Much has been made of the complexity of getting into teaching. The oscillation of policy between successive parliaments has made it difficult to keep up with how you actually become a teacher. This diagram from the National Audit Office may be your best bet for understanding the web of training and accreditation:
The key difference, and currently subject to a significant amount of debate, is the second row: the university or school-led training. On one side sit the more ‘traditional’ routes of PGCE and BEd (Post Graduate Certificate in Education and Bachelor of Education respectively). Across the gap sit the ever expanding new routes into teaching: Teach First, School Direct, and SCITTs.
So how did we get here? Why the complexity around jobs in education? As you retreat into recent educational history within the UK, a story seems to emerge. For a number of years, national media have been warning of the impending teacher recruitment crisis. However, the word crisis gets thrown around quite willingly by journalists. On the face of it, it seemed that the teacher recruitment crisis had yet to materialise. The quality of teaching had not plummeted, university admissions were up, and until recently government targets of teacher trainees were met.
Yet, behind the façade of success, the cracks were beginning to show.
This chart, from the National Foundation for Educational Research report into teacher movement, highlights part of the problem. The baby-boom, coupled with an increase in net migration, had led to a substantial increase in pupil numbers: 13% in fact. But, obviously, the lag from birth to schooling age, especially secondary schooling age is a good few years. Thus while governments were setting and keeping to one set of targets, the next wave of pupils was getting ready for school.
The number of jobs in education did not match up to the number of potential employees. In the following years, the Government either introduced or supported new schemes that allow graduates to circumnavigate the traditional university route. Training schools were able to offer their own routes, either sponsored by universities or their own provision. Fast-forward to 2015 and not only has the jump in pupil numbers not been addressed by the policies but another problem has emerged. More teachers have started to leave the profession. The 2015 NUT survey announces that an uncomfortable 53% of teachers are considering leaving the profession within two years.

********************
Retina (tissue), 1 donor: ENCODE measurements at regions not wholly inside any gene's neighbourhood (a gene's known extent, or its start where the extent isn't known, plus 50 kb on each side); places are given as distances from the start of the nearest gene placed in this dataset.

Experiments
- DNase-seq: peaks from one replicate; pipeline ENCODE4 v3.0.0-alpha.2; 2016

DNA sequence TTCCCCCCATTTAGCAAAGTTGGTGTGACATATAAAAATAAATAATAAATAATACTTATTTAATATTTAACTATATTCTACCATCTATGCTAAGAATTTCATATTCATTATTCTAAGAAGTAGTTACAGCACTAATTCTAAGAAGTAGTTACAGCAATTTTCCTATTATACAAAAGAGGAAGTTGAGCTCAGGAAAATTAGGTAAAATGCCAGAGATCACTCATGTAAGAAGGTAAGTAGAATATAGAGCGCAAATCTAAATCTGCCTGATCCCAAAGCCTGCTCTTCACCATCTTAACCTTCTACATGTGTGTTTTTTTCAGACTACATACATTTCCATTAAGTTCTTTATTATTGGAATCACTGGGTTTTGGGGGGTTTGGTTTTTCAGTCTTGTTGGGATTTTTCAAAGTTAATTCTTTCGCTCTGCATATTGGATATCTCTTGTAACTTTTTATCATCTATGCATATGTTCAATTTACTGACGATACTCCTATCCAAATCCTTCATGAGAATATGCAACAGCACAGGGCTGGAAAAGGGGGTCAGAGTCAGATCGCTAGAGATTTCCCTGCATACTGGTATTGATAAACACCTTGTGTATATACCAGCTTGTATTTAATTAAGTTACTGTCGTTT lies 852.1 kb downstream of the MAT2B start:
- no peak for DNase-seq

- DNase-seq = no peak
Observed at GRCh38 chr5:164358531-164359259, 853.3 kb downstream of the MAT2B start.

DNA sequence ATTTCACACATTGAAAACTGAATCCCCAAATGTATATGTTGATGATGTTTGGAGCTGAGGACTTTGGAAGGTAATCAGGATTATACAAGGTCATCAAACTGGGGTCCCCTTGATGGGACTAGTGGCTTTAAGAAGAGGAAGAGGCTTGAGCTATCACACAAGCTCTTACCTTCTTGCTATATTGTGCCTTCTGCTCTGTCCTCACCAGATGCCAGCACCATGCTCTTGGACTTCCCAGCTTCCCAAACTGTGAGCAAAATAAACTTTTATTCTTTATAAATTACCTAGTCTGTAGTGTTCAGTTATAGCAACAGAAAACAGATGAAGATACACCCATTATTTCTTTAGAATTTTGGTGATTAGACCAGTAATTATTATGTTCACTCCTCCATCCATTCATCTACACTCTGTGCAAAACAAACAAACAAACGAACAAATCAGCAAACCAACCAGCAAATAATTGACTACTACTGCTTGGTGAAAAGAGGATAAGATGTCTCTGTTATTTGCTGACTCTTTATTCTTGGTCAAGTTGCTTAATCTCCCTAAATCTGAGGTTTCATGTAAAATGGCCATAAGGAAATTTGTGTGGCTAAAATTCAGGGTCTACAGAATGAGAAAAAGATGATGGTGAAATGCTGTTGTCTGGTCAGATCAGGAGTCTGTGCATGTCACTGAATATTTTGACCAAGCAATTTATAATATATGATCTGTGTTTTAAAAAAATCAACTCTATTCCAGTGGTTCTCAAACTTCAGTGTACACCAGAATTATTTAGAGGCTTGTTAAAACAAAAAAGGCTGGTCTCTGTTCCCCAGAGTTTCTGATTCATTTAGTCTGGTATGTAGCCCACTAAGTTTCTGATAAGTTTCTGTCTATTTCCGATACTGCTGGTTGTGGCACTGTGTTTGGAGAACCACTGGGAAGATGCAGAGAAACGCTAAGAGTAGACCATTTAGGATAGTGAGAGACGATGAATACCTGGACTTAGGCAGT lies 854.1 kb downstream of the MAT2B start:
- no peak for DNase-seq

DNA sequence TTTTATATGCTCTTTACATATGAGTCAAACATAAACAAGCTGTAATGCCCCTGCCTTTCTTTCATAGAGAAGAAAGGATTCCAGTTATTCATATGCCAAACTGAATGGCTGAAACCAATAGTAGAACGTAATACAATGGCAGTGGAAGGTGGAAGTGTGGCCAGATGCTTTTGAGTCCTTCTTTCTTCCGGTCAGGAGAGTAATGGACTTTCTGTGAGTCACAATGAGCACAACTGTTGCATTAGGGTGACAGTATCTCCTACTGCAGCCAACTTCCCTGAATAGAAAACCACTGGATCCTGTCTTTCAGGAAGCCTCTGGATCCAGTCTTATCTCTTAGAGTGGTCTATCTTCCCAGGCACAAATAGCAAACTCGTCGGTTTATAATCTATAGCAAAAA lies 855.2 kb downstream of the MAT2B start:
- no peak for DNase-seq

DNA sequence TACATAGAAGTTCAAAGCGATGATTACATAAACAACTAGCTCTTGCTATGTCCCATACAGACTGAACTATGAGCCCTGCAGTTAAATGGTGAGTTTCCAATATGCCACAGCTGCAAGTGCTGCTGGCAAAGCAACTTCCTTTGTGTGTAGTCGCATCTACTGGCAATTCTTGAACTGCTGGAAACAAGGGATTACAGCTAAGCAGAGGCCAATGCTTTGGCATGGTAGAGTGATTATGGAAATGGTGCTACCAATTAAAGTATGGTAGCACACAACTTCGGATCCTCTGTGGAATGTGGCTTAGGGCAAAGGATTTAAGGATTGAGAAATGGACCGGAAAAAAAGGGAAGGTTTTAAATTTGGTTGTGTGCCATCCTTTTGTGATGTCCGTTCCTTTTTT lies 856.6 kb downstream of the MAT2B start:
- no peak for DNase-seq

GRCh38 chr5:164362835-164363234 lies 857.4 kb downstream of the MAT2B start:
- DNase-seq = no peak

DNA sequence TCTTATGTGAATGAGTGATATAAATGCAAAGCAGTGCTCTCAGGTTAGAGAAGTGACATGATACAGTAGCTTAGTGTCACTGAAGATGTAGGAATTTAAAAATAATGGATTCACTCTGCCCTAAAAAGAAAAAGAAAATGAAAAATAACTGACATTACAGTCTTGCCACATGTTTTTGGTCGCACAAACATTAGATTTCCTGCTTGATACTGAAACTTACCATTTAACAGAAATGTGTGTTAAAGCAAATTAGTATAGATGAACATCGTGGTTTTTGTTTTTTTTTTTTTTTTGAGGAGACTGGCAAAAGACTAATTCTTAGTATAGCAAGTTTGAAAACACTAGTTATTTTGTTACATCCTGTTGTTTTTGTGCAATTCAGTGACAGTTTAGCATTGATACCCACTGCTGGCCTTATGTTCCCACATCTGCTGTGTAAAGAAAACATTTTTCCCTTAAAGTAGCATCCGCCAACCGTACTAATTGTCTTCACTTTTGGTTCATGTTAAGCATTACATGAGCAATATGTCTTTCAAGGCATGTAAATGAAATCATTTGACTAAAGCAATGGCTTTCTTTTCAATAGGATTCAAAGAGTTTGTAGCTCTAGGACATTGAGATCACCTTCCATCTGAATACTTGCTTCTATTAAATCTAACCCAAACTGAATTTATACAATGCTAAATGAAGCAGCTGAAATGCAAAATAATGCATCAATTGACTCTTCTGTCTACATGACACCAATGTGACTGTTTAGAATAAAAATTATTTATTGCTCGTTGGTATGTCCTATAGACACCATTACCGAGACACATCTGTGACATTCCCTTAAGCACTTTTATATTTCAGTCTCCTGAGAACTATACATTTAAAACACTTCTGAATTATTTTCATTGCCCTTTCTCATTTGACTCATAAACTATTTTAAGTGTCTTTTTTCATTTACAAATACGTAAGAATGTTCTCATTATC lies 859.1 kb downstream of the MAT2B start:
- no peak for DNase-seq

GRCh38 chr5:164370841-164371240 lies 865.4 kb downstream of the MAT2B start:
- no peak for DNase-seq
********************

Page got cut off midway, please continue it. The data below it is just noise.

Thus, the magnifying glasses come out and everyone starts to pour over the data, attempting to pin-down the root causes and we’re back to the idea of a ‘crisis’ again and the spotlight firmly on the routes into teaching. The two core differences between university-led training and school-based routes are salary and experience. The cost of a PGCE is £9,000 (a BEd is £27,000), whereas a training salary ranges from £12,000 to £25,000.
In fact, if you had two trainees, one with a BEd and one on School Direct, after three years the monetary difference between them could be £82,000. Yep, you read that right. If you consider that the qualification you get is the same – neither primary nor secondary teaching jobs specify a particular route – and that with the School Direct options you start gaining full-time work experience immediately, it is easy to see why the school-based salaried routes are more attractive.
Furthermore, a study from IFS showed that “trainees from each route are perceived as equally capable in their future careers”. If the UK government’s biggest education problem is getting people into teaching, it isn’t hard to see why on-the-job training is becoming more and more influential. But could it become too influential? The report mentioned earlier from the National Audit Office has issued a stark warning about on-the-job training.
The pessimistic graph shows the retention of Teach First trainees, i.e. whether completers are still in primary or secondary teaching jobs.
Whilst on-the-job training has its benefits, it seems it has its flaws. It turns out, the sort of risk-inclined, ambitious graduates who are tempted by the salary and progression of a school-based training scheme are also tempted by the private sector and leave the teaching profession.
On-the-job training looks set to play a major role in recruiting teachers in the future – but whether it is the final answer to an age-old issue remains to be seen.